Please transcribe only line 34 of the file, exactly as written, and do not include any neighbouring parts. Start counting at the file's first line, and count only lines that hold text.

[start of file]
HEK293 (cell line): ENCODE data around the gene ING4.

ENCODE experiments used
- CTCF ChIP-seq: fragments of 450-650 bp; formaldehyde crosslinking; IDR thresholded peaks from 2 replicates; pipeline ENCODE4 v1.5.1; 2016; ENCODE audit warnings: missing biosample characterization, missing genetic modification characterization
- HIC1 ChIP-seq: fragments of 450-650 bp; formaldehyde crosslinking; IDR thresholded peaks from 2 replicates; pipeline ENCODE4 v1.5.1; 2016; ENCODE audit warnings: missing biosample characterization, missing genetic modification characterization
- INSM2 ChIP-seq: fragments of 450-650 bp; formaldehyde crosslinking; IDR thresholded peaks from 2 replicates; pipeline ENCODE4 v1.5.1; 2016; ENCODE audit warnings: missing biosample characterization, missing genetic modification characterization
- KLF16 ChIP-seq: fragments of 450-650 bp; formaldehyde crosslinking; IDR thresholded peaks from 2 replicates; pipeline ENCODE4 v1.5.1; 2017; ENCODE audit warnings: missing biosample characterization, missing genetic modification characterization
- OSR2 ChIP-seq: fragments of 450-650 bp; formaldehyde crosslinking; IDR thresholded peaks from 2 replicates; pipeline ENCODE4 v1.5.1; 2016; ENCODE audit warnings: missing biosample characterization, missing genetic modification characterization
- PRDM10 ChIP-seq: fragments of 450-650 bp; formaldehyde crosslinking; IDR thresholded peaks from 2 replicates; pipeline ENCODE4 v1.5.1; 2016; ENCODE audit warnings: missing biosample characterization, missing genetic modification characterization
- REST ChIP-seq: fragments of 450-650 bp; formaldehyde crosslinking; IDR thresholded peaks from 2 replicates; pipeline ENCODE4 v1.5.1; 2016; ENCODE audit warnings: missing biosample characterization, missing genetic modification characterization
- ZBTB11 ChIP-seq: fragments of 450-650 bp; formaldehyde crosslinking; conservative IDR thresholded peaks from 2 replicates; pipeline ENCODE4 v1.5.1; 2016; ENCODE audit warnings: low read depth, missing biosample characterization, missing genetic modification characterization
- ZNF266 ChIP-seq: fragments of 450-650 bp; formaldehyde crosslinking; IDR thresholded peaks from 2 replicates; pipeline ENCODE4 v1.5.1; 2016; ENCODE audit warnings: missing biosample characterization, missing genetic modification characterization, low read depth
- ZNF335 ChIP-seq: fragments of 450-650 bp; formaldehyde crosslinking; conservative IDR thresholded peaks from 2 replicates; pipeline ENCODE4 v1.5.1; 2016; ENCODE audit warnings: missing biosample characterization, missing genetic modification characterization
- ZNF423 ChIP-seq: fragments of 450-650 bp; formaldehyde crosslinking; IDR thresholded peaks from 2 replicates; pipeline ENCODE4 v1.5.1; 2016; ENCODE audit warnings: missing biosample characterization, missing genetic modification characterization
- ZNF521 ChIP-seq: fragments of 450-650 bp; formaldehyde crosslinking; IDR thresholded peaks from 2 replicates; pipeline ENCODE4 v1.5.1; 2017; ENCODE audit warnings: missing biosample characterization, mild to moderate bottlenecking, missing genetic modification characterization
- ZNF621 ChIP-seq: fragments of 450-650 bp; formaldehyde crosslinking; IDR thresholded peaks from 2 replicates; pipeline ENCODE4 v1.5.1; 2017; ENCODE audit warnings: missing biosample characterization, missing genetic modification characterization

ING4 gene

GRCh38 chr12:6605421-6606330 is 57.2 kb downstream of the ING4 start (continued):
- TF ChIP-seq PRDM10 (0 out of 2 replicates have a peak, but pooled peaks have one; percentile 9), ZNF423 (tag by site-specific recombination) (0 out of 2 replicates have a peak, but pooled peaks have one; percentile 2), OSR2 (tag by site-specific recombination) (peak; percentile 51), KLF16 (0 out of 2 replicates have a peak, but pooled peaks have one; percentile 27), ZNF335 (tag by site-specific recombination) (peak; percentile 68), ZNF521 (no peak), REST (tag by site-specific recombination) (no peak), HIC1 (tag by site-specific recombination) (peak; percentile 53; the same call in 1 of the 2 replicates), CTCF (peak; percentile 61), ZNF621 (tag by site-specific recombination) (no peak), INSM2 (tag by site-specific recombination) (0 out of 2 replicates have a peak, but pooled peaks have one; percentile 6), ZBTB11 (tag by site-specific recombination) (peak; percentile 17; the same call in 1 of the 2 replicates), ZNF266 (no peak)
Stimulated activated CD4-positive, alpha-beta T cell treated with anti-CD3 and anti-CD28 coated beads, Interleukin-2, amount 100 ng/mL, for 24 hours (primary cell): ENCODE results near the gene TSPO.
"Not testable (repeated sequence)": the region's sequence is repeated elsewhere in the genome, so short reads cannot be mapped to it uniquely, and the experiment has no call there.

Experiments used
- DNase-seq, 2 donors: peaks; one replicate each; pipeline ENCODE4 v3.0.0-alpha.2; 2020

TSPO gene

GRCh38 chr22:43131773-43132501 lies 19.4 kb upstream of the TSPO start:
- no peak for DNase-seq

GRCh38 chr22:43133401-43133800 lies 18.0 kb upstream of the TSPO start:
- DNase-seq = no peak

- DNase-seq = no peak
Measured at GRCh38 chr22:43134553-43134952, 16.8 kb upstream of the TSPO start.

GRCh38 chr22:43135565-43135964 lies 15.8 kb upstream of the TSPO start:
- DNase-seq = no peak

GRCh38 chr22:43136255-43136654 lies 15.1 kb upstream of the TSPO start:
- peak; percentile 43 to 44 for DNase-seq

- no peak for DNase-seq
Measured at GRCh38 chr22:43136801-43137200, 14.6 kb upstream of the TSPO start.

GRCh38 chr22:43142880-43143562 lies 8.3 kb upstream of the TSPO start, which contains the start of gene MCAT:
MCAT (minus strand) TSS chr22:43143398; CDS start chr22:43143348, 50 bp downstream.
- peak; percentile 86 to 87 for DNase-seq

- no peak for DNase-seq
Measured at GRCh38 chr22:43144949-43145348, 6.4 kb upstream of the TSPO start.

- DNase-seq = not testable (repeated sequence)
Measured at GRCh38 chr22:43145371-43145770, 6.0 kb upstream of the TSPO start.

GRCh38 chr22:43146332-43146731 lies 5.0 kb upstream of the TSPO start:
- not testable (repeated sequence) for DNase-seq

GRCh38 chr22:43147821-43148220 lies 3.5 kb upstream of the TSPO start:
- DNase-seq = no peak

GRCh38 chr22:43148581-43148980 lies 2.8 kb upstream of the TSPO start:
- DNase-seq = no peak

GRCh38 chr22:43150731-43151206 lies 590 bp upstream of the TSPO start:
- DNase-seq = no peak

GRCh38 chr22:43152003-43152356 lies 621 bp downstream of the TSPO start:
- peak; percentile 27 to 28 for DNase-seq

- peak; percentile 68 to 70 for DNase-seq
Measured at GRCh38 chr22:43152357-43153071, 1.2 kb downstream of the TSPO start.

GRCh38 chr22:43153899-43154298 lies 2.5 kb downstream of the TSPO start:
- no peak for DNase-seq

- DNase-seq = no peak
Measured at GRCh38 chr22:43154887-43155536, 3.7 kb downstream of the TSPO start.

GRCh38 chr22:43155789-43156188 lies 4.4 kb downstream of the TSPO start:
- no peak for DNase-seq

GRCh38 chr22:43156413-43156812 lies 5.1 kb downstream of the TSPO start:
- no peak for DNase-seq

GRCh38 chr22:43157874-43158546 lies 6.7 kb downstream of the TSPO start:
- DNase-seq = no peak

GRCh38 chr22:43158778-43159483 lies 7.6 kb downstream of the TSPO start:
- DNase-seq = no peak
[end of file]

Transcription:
- no peak for DNase-seq